"This man has to bring his wife to the priest…." (Num. 5:15)

The objective for the whole legislation regarding the adulteress is for the priest to examine the man's wife in a place where G‑d "resides".

I have already explained elsewhere that this place is called the "higher" earth, on account of G‑d having His residence there. It is not included in the part of the earth which had been subjected to G‑d's curse as a result of man's sin.

Waters which are found in the sacred precincts of the Temple are sacred, by definition….

Also any of the waters in that area are not subject to "tears", i.e. have not been afflicted by the said curse. This is why G‑d commanded that "holy waters" be taken for this procedure. Waters which are found in the sacred precincts of the Temple are sacred, by definition. This does not contradict the legal precept that these waters be taken from the copper basin which serves the priests to wash their hands and feet.

The Torah also commanded the priest to use earth from the floor of the Holy Temple precisely because it is the closest to G‑d's residence. The reason that this earth should not now be dug up is also because if it were already at hand it is closer to the site where G‑d resides. The closer the earth is to the place where the Shechinah resides, the more its awareness of its proximity to its Creator. Earth from outside the precincts of the Temple would not be as aware of the nearness of G‑d. The earth is better able to fulfill what the Creator demands of it once it has "tasted" the proximity of the Lawgiver.

The reason that G‑d commanded for the earth to be added to the water and not vice versa is based on the waters having been created before the earth during the process of creation. When our sages decided that if the earth had been in the vessel before the water the whole procedure is null and void, they did not nullify the procedure in the event that both water and earth had been poured into the vessel simultaneously. The reason is that such a procedure still resembles the order of Creation when water and solid particles were thoroughly mixed up before G‑d created the light. We do not find that earth is ever at the bottom of the source of spring water however.

Rabbi Shimon held that it does not matter whether the earth had been placed in the vessel first as long as the water is holy water. (Sotah 16) He obviously felt that this suffices for both the waters and the earth to be imbued with the appropriate awareness for both elements to perform the task G‑d allocated to them as part for the whole procedure.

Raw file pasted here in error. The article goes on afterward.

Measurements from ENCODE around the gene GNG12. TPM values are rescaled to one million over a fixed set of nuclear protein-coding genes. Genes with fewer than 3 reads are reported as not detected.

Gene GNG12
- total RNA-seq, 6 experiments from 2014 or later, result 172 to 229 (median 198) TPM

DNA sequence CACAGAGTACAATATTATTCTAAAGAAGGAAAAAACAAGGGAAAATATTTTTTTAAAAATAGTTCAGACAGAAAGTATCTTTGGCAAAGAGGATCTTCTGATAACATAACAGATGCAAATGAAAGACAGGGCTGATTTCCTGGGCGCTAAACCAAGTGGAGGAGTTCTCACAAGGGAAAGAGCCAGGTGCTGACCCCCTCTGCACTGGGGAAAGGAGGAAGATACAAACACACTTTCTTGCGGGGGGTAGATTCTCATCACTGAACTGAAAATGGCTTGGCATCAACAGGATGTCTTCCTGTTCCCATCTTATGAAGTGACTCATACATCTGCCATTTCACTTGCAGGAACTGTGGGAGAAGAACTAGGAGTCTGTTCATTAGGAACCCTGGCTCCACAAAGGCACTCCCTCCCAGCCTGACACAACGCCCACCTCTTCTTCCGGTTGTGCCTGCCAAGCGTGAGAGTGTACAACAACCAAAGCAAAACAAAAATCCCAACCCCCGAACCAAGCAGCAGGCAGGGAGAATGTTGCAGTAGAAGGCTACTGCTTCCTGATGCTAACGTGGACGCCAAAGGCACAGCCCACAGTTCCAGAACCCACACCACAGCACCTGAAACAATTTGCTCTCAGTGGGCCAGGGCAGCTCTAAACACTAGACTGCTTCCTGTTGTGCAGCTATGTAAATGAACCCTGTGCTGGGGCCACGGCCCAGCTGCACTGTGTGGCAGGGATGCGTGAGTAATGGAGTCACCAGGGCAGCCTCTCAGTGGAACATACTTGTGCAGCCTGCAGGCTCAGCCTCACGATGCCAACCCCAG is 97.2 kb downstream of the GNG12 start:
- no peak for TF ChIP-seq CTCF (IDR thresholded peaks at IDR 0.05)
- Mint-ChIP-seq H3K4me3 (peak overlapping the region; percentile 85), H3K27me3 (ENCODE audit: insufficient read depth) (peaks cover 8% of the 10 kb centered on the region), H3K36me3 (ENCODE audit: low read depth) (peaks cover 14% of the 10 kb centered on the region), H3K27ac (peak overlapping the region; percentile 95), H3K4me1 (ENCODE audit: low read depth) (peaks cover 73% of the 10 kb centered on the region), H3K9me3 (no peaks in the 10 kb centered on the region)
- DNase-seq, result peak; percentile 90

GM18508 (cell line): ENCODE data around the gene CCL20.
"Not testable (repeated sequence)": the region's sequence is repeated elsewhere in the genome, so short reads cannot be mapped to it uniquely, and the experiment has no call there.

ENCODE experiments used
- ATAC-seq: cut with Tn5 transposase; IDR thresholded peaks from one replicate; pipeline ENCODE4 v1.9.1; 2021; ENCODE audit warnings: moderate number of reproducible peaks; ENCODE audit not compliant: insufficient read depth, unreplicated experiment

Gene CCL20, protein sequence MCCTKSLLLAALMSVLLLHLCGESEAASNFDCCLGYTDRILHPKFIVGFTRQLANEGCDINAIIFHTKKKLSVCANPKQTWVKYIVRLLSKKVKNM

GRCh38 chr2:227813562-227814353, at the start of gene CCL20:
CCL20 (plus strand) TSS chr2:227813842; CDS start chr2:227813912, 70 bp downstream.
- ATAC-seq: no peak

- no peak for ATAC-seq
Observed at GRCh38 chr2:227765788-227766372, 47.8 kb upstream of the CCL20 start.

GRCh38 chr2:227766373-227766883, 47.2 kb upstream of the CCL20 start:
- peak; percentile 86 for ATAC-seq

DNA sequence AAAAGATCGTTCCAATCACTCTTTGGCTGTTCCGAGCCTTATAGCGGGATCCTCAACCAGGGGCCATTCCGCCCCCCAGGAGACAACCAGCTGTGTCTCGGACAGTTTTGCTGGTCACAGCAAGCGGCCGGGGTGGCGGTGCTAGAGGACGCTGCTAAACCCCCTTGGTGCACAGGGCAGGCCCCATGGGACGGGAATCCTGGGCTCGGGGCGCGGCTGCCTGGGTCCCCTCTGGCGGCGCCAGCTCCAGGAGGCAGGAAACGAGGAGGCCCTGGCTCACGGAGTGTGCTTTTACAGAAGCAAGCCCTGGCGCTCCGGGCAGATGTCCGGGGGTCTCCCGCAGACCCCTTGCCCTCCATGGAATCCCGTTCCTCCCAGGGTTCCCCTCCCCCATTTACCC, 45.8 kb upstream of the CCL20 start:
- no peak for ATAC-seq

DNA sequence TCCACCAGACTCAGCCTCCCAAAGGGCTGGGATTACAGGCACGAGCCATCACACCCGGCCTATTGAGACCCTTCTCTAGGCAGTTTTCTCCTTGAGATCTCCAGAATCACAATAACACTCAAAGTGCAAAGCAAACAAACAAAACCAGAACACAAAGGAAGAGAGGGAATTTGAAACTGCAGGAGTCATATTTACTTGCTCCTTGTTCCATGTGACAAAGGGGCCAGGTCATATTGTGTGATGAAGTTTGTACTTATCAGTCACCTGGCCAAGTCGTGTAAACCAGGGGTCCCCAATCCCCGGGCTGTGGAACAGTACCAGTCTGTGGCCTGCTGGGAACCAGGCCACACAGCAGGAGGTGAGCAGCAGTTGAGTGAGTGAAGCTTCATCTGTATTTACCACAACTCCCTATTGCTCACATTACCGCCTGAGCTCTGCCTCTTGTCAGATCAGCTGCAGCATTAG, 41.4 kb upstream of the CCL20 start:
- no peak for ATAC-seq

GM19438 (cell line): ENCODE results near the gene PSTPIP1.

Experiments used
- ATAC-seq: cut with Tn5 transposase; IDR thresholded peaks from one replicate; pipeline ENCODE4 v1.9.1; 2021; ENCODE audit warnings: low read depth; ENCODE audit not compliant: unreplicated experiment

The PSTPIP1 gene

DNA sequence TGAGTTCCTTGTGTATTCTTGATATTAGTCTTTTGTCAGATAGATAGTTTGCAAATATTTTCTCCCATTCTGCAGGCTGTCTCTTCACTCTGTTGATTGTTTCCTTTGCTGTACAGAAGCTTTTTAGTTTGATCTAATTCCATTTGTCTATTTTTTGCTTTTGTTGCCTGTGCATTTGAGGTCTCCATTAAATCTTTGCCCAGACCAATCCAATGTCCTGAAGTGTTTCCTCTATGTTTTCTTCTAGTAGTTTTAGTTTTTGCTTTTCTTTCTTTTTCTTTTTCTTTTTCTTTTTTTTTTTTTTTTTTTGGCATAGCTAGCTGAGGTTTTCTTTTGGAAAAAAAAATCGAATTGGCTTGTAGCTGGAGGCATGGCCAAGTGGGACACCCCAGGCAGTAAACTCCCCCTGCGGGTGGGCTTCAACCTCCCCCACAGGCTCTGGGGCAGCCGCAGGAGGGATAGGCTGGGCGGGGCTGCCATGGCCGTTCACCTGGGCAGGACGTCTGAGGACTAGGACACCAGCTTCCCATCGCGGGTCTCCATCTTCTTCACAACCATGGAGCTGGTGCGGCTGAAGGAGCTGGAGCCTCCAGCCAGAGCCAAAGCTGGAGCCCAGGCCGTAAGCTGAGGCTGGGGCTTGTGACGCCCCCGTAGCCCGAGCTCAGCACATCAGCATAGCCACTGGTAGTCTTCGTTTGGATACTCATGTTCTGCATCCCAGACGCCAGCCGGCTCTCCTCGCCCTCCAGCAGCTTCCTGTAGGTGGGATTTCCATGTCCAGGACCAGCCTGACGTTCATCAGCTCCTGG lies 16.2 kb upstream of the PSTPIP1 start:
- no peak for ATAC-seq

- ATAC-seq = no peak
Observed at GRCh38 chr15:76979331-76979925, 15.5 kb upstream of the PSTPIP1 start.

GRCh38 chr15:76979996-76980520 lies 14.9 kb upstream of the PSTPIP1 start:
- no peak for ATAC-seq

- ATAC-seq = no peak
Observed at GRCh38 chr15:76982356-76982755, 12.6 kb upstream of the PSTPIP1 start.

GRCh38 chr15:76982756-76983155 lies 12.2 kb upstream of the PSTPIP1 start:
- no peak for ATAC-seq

The residue of the names of G‑d provided the water with the power to produce the desired effect….

The Torah commanded to write the portion regarding the adulteress, including the holy name of G‑d where it appears, and to allow the bitter waters to erase these holy names of G‑d due to the nature of the water and the earth it contains. The residue of the names of G‑d provided the water with the power to produce the desired effect in the woman who drank this water.

The Torah also commanded for the meal-offering of the woman in question to consist primarily of barley, i.e. a reminder of the offering Cain had brought, who had offered something of inferior value. This inferior offering was also an indirect result of the sin committed by Adam and Eve.

This is what the Torah means when it speaks of "a reminder of sin", i.e. Adam's sin in the Garden of Eden. It was this Original Sin which had led to the weeping of the waters and the curse which rests on Earth.

When the [suspected] adulteress drinks this mixture of water, earth and the residue of the holy name of G‑d which dissolved in that water, the name of the meal-offering as "reminder of sin" is most appropriate if she has indeed been guilty of marital infidelity. It will recall also earlier sins.

When the waters become aware of this, they will turn bitter reflecting on their own sorry fate, as we described earlier. These waters will then take revenge on this woman who has caused them all these tears and they will ruin the woman's intestines. All of this will be accomplished by the power of the holy Name of G‑d which has been dissolved in these waters.

[Selected with permission from the five-volume English edition of "Ohr HaChaim: the Torah Commentary of Rabbi Chaim Ben Attar" by Eliyahu Munk.]